The Personal Finance Podcast

How to Build a Forever Portfolio With Rob Berger

In this episode of the Personal Finance Podcast, we are going to talk to Rob Berger about how to build your forever portfolio.

In this episode of the Personal Finance Podcast, we are going to talk to Rob Berger about how to build your forever portfolio.

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On this episode of the personal finance podcast, how to build your forever portfolio with Rob Berger.

What's up everybody. And welcome to the personal finance podcast. I'm your host, Andrew founder of mastermoney. co and today on the personal finance podcast, we are going to be talking about how to build your forever portfolio. With Rob Berger, if you guys have any questions, make sure to hit us up on Instagram, TikTok, Twitter at master money co and follow us on Spotify, Apple podcast or whatever podcast player you love listening to this podcast on.

And if you want to hop out the show, consider leaving a five star rating and review. I cannot thank you guys enough for leaving those five star rating and reviews on your favorite podcast player. Now, today we are so excited to have Rob Berger on the show. Now, Rob is someone that really had a huge impact on me overall, especially when I was in my early twenties, learning how to invest my money.

And Rob used to have the show called the dole roller podcast that I would listen to religiously when I was working my nine to five job, and he would talk about investing. He would talk about how to manage your personal finances. And he is one of the cornerstones of where I gained my financial knowledge.

Very. early on. So Rob has been someone I have wanted to have on this podcast for a very long time. We met at FinCon and then we met again, we spent a lot of time together when BlackRock invited us up to the New York Stock Exchange and we were up there for the opening bell of their target date ETF. So This is some time where Rob and I got to spend a ton of time together.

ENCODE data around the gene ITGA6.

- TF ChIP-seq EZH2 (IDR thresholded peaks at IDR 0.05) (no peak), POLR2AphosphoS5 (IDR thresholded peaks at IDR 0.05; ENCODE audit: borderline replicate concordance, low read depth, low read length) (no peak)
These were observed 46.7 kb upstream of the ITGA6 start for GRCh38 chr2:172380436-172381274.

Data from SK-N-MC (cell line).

He is now coming on the show and I am really, really excited to have him here today. We're going to talk about portfolios and Rob has a great YouTube channel. You could search his name and find him very quickly. That is growing very, very fast. And on his YouTube channel, he talks all about investing. And today we're going to be diving into asset allocation.

Where are we diving into, you know, how much bonds should you actually have in your portfolio? If you should rebalance your portfolio or not. And Rob dives deep into that. We're going to talk about cash and how much cash you should have on hand. Some of his favorite tools for kind of researching index funds and ETFs or mutual funds or whatever other investments you have.

And then we're going to talk about, does he own individual stocks and some timeless principles that never change? And we want to make sure that you are building out your forever portfolio. Then we're going to dive deeper into retirement because Rob dives deep into retirement and what you should be doing in retirement.

So we're going to talk about the impact of social security on your asset allocation. We're going to talk about some of the things that you should do with your social security and some of the things that you should consider when you're at retirement age. And then we're going to talk about Rob's portfolio and a bunch of other questions as well.